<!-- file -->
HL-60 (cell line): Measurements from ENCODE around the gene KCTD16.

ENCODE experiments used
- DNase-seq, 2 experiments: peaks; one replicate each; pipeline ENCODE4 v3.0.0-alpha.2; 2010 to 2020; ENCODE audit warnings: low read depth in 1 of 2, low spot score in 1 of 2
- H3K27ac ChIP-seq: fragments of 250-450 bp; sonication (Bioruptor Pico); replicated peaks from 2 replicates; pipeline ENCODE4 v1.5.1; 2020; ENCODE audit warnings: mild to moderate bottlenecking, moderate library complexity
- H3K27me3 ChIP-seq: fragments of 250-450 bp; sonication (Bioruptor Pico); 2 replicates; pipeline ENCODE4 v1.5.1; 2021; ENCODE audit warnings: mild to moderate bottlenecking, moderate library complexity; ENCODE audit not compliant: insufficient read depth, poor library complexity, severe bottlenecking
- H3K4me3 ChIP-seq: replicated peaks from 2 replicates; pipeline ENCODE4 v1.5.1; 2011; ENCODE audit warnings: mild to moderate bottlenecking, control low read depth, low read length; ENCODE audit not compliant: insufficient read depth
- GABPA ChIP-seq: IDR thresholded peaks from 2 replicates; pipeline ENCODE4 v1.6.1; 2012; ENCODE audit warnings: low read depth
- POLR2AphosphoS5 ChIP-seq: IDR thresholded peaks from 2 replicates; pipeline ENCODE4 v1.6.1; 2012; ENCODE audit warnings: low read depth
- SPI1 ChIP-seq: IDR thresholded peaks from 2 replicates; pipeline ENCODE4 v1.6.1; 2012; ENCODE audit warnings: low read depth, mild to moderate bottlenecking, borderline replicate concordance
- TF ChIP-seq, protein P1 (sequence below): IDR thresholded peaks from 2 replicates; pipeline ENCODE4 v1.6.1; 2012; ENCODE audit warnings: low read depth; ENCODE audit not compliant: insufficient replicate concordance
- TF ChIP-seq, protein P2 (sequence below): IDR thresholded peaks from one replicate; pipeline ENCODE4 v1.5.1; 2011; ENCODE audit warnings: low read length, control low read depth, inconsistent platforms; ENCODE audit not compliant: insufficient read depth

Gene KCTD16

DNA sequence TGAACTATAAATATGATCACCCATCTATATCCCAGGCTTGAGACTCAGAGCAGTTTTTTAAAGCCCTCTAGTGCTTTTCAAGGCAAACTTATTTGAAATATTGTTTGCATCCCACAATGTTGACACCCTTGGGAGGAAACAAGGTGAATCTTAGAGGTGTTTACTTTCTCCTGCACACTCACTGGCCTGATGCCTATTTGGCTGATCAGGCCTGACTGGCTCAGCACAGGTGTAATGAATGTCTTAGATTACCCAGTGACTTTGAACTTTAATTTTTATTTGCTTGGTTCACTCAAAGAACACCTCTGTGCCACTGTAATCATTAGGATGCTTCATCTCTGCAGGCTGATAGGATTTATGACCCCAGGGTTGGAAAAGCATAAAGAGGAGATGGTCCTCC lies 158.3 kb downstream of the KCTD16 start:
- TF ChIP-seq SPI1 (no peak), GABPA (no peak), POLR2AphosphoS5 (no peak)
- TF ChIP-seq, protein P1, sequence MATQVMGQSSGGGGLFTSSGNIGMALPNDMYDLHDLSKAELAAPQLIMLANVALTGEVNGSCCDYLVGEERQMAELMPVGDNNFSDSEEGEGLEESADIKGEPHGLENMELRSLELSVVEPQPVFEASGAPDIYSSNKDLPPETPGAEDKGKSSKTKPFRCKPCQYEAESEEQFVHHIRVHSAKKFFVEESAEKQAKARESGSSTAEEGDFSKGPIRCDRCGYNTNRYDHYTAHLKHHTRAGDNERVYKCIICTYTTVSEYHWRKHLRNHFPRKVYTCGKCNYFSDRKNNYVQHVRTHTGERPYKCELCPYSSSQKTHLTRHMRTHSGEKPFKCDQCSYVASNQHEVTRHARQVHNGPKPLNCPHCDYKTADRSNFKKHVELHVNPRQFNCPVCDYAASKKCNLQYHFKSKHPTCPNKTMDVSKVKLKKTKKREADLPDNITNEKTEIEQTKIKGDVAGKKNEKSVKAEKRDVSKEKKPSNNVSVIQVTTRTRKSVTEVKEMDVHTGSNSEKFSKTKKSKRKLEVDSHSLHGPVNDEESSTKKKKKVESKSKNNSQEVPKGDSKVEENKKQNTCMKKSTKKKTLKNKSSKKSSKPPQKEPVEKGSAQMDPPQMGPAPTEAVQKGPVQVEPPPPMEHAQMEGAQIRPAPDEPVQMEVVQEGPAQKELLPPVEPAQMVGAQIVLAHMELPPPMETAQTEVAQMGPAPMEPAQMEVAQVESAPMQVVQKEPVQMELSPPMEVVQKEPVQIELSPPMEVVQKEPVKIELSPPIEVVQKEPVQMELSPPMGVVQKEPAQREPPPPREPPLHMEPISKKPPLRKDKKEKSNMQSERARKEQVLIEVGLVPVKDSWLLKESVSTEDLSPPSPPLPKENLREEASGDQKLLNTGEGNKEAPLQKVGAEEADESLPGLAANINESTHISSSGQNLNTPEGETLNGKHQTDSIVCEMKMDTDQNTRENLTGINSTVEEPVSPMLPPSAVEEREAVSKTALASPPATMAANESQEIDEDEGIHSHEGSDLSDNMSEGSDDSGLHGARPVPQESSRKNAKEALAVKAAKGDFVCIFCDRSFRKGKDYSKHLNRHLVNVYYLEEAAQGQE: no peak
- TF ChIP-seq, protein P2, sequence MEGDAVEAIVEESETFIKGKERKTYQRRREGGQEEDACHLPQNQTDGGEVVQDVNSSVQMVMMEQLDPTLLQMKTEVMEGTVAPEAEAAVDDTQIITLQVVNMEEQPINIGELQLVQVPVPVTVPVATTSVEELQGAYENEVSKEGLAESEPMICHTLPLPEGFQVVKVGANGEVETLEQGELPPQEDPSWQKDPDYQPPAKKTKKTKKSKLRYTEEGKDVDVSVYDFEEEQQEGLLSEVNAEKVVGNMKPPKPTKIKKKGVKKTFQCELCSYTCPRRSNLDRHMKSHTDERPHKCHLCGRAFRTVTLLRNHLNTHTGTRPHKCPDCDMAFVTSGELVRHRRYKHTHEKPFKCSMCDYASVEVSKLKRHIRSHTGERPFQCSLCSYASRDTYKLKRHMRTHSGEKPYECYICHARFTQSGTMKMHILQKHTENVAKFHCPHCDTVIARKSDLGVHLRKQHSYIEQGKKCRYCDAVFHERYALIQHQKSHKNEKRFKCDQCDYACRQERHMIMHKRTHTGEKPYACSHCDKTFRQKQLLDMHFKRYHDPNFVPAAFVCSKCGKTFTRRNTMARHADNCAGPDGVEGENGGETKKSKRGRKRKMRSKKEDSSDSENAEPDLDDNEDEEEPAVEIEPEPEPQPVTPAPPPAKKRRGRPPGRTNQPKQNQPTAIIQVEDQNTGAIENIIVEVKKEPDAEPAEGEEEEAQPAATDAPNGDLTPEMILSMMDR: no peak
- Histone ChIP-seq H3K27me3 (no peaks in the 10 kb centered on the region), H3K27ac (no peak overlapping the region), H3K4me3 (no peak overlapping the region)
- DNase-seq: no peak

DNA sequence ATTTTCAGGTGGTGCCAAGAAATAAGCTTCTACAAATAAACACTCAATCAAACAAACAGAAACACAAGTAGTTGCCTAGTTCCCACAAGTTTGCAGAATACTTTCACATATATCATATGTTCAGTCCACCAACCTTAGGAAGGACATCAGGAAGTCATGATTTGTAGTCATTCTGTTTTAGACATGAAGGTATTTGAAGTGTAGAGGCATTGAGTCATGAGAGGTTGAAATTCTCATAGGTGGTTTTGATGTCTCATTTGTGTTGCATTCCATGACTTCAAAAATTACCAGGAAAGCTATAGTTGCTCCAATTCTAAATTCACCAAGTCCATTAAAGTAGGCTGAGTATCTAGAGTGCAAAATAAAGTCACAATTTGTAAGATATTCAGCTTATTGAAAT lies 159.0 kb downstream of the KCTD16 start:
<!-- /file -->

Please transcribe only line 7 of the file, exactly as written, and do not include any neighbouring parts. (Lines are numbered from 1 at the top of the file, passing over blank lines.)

- GABPA ChIP-seq: IDR thresholded peaks from 2 replicates; pipeline ENCODE4 v1.6.1; 2012; ENCODE audit warnings: low read depth